8. Rise of FinOps: As cloud and SaaS continue to dominate, the sheer costs of cloud hosting are becoming a bigger and bigger line item under cost of goods sold. While version 1.0 was all about analyzing cloud spend reactively, the next generation will need to be proactive and help companies set policies upfront and understand, control, and manage these costs dynamically. FinOps helps companies address this problem as it’s incredibly complicated for someone in finance to know why costs spiked because a new product release was made or because data science used more GPUs to train their model. Coordinating all of these processes and allowing companies to set policies while providing self service will be the basis of many new companies in 2020. With infrastructure as code rising, we believe that the opportunity to proactively manage and codify this is already happening and that’s why excited about companies like Env0 (a portfolio co).
9. Data: The mantra over the last few years for many enterprises is data is the new oil and in order to win, one needs to store as much data as possible to train their ML/Deep Learning models (😃 i just can’t use the word AI). With many billions spent on data lakes and data infrastructure, we believe that helping companies easily collaborate, share, and even monetize this data will become increasingly more important. This year Amazon launched the AWS Data exchange to allow companies to easily find and subscribe to third party data in the cloud while Snowflake is making it easy to customers to share data externally. That’s why we are also so excited about Harbr Data (a portfolio co) which allows for easy external sharing and collaboration on data and models.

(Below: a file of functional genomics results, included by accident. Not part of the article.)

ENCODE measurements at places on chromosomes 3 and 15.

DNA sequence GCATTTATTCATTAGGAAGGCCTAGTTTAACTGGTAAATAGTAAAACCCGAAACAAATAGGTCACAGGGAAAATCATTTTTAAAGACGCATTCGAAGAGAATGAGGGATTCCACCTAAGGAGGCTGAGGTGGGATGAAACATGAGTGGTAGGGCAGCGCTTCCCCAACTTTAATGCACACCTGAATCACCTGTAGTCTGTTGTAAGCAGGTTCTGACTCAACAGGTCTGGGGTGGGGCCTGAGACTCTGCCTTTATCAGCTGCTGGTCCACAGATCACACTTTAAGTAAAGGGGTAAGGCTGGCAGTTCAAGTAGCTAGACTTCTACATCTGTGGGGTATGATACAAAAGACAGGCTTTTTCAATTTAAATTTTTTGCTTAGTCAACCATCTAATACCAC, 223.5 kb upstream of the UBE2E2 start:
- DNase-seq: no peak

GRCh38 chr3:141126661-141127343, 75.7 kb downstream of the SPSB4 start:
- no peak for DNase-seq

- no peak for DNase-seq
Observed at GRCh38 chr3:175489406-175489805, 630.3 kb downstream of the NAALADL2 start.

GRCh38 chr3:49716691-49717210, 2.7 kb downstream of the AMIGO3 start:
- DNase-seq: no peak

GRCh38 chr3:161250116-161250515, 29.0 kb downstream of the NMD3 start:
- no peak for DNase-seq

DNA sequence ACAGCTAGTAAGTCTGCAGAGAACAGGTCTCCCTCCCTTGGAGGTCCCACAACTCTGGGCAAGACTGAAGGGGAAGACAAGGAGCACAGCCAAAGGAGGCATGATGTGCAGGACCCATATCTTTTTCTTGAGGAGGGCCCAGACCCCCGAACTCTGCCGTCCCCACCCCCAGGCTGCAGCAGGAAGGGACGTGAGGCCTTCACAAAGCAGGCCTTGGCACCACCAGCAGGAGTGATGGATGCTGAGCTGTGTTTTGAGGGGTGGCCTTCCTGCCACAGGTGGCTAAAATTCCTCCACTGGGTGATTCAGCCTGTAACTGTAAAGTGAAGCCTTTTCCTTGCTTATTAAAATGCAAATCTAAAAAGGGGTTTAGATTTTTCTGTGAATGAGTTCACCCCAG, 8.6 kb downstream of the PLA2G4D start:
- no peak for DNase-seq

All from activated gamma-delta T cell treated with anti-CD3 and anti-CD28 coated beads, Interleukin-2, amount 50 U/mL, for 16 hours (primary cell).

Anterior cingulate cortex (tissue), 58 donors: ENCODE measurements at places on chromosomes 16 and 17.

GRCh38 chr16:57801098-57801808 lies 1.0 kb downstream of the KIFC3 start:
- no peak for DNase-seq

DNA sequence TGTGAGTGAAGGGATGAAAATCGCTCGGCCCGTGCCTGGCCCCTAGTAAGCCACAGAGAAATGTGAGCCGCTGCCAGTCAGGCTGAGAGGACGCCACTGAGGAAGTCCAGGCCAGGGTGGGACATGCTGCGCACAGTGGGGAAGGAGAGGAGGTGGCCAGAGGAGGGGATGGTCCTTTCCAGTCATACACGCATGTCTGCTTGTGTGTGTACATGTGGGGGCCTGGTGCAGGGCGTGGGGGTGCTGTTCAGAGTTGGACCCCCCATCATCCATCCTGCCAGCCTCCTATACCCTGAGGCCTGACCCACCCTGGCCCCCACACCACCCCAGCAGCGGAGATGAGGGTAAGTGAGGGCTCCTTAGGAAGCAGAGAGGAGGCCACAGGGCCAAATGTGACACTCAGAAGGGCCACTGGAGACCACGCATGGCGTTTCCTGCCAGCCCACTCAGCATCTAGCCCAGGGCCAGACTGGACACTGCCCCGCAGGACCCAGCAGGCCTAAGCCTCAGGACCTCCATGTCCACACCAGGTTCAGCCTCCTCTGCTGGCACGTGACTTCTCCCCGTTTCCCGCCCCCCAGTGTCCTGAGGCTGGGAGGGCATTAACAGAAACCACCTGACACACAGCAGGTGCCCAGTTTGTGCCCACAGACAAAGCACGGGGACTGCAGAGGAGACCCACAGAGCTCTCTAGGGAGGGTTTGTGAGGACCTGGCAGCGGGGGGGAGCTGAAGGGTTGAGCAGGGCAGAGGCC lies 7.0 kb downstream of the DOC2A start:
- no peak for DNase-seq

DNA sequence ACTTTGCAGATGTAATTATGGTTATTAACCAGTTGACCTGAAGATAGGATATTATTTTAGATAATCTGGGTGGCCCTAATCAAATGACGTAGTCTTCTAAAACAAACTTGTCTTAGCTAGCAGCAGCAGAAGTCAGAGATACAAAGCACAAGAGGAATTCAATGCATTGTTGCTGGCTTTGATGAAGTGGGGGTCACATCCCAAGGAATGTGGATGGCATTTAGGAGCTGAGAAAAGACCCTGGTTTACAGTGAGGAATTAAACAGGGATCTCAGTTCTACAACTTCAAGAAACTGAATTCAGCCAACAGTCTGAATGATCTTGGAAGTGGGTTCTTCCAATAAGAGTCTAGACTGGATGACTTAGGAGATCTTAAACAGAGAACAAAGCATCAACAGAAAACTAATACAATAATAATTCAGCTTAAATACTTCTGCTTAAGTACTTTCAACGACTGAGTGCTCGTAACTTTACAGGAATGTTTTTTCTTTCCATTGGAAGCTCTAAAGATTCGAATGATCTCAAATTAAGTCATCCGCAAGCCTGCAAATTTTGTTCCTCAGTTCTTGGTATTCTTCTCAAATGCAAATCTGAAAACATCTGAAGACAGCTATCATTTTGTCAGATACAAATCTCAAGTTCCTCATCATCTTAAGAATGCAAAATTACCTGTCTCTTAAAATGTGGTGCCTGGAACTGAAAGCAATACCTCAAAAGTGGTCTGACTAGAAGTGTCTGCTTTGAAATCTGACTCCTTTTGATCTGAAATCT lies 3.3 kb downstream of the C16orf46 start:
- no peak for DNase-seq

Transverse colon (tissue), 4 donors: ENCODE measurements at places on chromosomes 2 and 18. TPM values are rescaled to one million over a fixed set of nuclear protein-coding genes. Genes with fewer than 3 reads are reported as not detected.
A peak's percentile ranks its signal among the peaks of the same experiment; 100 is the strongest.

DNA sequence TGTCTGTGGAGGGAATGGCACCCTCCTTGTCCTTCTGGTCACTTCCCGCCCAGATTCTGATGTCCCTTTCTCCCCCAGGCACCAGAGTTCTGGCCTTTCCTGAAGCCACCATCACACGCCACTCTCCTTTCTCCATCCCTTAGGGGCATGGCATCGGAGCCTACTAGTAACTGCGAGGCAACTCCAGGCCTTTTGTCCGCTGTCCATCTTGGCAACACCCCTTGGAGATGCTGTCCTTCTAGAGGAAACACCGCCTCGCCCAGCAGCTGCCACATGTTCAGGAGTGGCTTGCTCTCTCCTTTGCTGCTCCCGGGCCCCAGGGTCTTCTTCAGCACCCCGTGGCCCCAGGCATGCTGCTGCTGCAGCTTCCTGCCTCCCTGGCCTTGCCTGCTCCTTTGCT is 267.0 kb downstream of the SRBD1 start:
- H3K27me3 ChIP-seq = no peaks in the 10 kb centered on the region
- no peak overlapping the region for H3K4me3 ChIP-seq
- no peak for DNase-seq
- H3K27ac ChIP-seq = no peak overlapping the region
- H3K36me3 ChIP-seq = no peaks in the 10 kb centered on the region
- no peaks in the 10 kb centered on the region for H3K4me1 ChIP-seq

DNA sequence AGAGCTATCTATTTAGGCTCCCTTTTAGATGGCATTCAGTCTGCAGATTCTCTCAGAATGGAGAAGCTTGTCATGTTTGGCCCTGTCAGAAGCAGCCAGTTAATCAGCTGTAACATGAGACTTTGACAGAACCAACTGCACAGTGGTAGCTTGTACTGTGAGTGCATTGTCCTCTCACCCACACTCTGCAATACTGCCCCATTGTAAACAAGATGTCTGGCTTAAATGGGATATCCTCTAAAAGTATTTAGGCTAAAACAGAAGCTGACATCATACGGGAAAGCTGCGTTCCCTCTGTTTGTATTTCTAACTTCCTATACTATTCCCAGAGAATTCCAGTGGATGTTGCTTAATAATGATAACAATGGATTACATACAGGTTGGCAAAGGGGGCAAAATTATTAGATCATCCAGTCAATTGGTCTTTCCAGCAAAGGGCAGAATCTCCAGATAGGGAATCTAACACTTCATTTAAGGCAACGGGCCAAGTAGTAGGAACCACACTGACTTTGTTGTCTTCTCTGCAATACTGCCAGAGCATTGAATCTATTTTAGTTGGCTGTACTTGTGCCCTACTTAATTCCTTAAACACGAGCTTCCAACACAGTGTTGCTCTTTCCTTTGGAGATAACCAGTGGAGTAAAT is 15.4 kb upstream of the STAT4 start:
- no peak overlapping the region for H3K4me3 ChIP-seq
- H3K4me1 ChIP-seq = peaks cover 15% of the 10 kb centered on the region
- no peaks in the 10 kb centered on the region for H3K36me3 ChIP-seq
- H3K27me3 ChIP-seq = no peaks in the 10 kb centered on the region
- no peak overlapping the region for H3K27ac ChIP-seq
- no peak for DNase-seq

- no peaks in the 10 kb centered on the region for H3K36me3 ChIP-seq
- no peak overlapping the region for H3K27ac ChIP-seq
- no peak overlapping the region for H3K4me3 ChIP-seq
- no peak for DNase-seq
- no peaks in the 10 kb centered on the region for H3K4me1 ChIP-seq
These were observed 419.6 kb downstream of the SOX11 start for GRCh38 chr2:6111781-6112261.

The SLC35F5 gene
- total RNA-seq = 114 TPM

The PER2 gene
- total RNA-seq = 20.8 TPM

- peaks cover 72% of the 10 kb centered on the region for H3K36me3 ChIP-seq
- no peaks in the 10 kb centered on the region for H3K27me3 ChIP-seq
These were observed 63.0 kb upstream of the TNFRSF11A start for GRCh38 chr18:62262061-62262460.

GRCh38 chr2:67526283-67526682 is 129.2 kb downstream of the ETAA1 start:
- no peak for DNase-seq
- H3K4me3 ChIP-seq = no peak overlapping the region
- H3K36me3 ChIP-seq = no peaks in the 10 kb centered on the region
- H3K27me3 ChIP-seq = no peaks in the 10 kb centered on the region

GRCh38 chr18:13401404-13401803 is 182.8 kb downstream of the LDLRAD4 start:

10. Privacy: I left this for last but with CCPA kicking in on January 1, we will continue to see more and more dollars invested in privacy engineering and managing PII data. Phase 1 for many of these enterprises is to discover and map the data flows (see BigID, a portfolio co) before building in rules to protect and safeguard this data. During 2019 we saw many products from scanning APIs for PII to allowing consumers to control their own data. Expect to see more of this in 2020 with an eye towards companies finding new ways to operate on encrypted data without decrypting. Duality Technologies and Dropout Labs/Privacy.ai (a portfolio co) are two such companies leading the charge.
We are super excited for what 2020 has to bring, and 🍻 to an even better year and decade for enterprise technology! If you’re thinking of starting a company in any of the areas above, please make sure to DM us as we’d love to chat!